In the United States and Canada, the Amateur Radio Emergency Service® (ARES®) is a corps of trained amateur radio operator volunteers organized to assist in public service and emergency communications. It is organized and sponsored by the American Radio Relay League and the Radio Amateurs of Canada.
Communication failures have been a defining part of natural disasters and even some human-generated events such as the September 11 attacks that occurred in New York City in 2001. A lack of communication between firefighters at the World Trade Center contributed directly to the deaths of 300 of those firefighters. Amateur radio provides a means of communication "when all else fails".
ARES® groups are volunteer amateur radio operators who come together for the common purpose of providing emergency and/or auxiliary communications service to public safety and public service organizations. Most individual ARES® units are autonomous and operate locally. Although the Amateur Radio Emergency Service® is a program (and trademark) of the American Radio Relay League (ARRL) in the USA, the structure is more supportive than directive in nature, providing mostly for mutual aid in the event of large-scale emergencies. As long as local units are operating in the best interests of Amateur Radio in general and the ARRL in particular, intervention from the national organization is minimal. The government expresses little governance of ARES® (other than the FCC regulations--47 CFR Part 97-- which regulate all of Amateur Radio) and local authorities only passively regulate ARES® groups by way of formal understandings.
ARES® groups are generally organized by city or county and are made up of volunteers from the local area. The only requirements to join ARES® are a willingness to serve and a valid amateur radio license.
Groups are organized locally by the person holding the position of Emergency Coordinator (EC). The EC maintains full responsibility for organizing the local groups and serving as their leader during operations. The EC is an ARRL or RAC member, and is generally the point of contact for those wishing to perform Emergency Communications in their local area. He/She may appoint one or several AECs (Assistant Emergency Coordinator) to oversee certain geographical areas, or he/she may appoint by function such as the SKYWARN severe weather spotting network, Net Managing, Training Direction, or Public Information, or maybe a mix of the above (i.e. whatever works locally). Some members may be appointed as Official Emergency Stations and are trained to serve specific duties such as being a net controller during emergencies.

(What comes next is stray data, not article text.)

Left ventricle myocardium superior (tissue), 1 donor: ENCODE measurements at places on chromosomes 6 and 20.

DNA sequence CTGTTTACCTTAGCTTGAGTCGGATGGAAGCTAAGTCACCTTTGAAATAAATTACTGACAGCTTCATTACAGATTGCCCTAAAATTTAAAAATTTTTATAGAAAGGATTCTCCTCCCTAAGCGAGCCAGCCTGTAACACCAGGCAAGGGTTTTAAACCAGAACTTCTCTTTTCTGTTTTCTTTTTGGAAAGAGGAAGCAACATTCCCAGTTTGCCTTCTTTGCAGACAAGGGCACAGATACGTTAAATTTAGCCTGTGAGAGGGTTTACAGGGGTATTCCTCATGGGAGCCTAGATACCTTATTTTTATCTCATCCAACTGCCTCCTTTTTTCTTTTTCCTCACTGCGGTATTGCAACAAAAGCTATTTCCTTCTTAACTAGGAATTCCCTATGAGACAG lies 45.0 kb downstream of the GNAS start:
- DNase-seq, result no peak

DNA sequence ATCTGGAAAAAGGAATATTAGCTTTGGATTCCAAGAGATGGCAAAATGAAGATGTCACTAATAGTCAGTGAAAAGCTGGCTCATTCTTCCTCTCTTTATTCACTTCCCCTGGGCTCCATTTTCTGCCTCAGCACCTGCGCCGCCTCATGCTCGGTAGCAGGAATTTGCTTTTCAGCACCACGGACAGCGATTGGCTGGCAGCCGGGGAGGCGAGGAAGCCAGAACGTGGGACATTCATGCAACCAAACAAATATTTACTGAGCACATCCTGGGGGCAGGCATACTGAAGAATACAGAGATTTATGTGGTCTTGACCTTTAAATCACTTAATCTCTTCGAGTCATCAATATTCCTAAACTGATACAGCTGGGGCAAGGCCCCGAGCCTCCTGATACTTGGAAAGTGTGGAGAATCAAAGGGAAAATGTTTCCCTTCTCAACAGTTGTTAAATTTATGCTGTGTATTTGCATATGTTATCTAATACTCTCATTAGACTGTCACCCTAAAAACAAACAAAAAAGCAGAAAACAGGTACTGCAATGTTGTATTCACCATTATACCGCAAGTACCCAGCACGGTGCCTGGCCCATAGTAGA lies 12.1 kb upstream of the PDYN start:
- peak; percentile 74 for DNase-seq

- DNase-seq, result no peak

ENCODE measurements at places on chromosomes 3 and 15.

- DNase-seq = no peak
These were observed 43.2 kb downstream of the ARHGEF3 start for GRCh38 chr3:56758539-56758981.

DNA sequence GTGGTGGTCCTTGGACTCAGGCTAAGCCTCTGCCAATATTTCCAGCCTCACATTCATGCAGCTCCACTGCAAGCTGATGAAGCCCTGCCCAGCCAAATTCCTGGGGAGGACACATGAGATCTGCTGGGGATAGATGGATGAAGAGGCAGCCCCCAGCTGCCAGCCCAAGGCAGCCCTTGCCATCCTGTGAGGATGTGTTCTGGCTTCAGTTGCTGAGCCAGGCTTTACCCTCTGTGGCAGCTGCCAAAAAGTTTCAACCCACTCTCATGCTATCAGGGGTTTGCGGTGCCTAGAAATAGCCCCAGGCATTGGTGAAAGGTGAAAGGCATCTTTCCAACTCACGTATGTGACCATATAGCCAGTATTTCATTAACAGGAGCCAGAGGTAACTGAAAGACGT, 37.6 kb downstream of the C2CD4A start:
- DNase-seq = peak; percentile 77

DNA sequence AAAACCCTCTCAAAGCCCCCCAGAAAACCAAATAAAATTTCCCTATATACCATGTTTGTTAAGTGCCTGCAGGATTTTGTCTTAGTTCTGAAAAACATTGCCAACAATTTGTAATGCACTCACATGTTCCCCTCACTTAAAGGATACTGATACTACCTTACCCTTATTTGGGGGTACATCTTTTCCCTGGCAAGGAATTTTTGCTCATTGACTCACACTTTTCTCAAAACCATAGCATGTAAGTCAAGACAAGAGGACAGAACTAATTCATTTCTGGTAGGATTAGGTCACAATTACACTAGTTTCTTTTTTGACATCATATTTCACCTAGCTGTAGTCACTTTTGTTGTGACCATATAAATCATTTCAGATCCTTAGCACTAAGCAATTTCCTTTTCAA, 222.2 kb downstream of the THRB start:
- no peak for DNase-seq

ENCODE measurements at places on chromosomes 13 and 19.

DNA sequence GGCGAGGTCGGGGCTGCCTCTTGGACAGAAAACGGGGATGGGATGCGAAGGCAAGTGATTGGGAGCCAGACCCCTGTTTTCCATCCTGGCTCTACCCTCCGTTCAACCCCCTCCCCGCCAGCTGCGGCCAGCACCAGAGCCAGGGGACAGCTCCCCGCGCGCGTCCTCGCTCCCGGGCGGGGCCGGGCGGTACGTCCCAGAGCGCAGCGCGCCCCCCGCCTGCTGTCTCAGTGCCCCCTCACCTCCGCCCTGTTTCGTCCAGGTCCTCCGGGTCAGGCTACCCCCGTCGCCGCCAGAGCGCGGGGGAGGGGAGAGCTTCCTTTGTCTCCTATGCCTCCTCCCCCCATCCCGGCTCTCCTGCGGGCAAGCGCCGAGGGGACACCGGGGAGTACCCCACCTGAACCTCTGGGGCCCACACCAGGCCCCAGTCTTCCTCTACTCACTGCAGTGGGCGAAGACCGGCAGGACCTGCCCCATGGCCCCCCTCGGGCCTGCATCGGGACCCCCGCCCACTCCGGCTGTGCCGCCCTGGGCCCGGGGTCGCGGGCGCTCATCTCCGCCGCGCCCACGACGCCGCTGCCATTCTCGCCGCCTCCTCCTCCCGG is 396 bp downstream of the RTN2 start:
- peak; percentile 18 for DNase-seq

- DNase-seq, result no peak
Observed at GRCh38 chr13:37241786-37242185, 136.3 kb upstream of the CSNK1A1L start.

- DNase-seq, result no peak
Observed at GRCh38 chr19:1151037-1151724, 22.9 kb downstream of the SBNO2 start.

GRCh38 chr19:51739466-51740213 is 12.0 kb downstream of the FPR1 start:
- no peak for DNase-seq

The next higher level of coordination is the optional District Emergency Coordinator (DEC). This person coordinates the operation of several local county or city ARES® groups and reports to the Section Emergency Coordinator in those sections where the span of control would otherwise be too large. A DEC may have one or more Assistant District Emergency Coordinators serving him or her.
Leading the structure is the Section Emergency Coordinator, or SEC. This person is appointed by the elected Section Manager and is responsible for emergency communications in his/her section. An SEC may have one or more Assistant DECs serving to assist him/her. In the U.S., a Section is one of 71 geographic administrative areas of the ARRL. It is either a state or in more densely populated areas of the U.S., a portion of a state.